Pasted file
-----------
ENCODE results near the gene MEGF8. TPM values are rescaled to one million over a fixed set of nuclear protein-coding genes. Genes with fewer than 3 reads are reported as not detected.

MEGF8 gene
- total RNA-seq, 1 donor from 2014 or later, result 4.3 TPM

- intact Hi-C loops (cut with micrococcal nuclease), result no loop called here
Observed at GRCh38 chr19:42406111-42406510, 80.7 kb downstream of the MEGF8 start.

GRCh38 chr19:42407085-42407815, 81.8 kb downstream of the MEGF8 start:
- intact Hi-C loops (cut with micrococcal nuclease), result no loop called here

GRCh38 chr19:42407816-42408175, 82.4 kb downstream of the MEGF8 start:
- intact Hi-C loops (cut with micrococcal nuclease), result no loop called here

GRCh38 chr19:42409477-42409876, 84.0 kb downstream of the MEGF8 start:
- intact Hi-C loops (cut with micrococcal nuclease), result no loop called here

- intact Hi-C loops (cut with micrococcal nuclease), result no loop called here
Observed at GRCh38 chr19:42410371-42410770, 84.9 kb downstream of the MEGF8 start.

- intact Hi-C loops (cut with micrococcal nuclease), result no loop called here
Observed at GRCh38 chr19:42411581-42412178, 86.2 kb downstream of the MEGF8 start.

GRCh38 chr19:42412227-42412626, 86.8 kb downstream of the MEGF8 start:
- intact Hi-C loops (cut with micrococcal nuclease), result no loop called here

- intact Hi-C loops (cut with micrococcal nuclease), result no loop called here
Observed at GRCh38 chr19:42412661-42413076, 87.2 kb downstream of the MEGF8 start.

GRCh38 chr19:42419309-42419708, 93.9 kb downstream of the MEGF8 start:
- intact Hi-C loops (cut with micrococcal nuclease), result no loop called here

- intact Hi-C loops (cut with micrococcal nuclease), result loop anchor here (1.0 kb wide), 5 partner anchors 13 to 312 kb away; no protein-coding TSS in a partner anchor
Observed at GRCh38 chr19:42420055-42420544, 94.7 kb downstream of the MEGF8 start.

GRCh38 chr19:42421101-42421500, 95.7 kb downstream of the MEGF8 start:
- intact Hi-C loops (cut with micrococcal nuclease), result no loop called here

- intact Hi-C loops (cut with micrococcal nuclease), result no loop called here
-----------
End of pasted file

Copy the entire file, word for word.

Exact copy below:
ENCODE results near the gene MEGF8. TPM values are rescaled to one million over a fixed set of nuclear protein-coding genes. Genes with fewer than 3 reads are reported as not detected.

MEGF8 gene
- total RNA-seq, 1 donor from 2014 or later, result 4.3 TPM

- intact Hi-C loops (cut with micrococcal nuclease), result no loop called here
Observed at GRCh38 chr19:42406111-42406510, 80.7 kb downstream of the MEGF8 start.

GRCh38 chr19:42407085-42407815, 81.8 kb downstream of the MEGF8 start:
- intact Hi-C loops (cut with micrococcal nuclease), result no loop called here

GRCh38 chr19:42407816-42408175, 82.4 kb downstream of the MEGF8 start:
- intact Hi-C loops (cut with micrococcal nuclease), result no loop called here

GRCh38 chr19:42409477-42409876, 84.0 kb downstream of the MEGF8 start:
- intact Hi-C loops (cut with micrococcal nuclease), result no loop called here

- intact Hi-C loops (cut with micrococcal nuclease), result no loop called here
Observed at GRCh38 chr19:42410371-42410770, 84.9 kb downstream of the MEGF8 start.

- intact Hi-C loops (cut with micrococcal nuclease), result no loop called here
Observed at GRCh38 chr19:42411581-42412178, 86.2 kb downstream of the MEGF8 start.

GRCh38 chr19:42412227-42412626, 86.8 kb downstream of the MEGF8 start:
- intact Hi-C loops (cut with micrococcal nuclease), result no loop called here

- intact Hi-C loops (cut with micrococcal nuclease), result no loop called here
Observed at GRCh38 chr19:42412661-42413076, 87.2 kb downstream of the MEGF8 start.

GRCh38 chr19:42419309-42419708, 93.9 kb downstream of the MEGF8 start:
- intact Hi-C loops (cut with micrococcal nuclease), result no loop called here

- intact Hi-C loops (cut with micrococcal nuclease), result loop anchor here (1.0 kb wide), 5 partner anchors 13 to 312 kb away; no protein-coding TSS in a partner anchor
Observed at GRCh38 chr19:42420055-42420544, 94.7 kb downstream of the MEGF8 start.

GRCh38 chr19:42421101-42421500, 95.7 kb downstream of the MEGF8 start:
- intact Hi-C loops (cut with micrococcal nuclease), result no loop called here

- intact Hi-C loops (cut with micrococcal nuclease), result no loop called here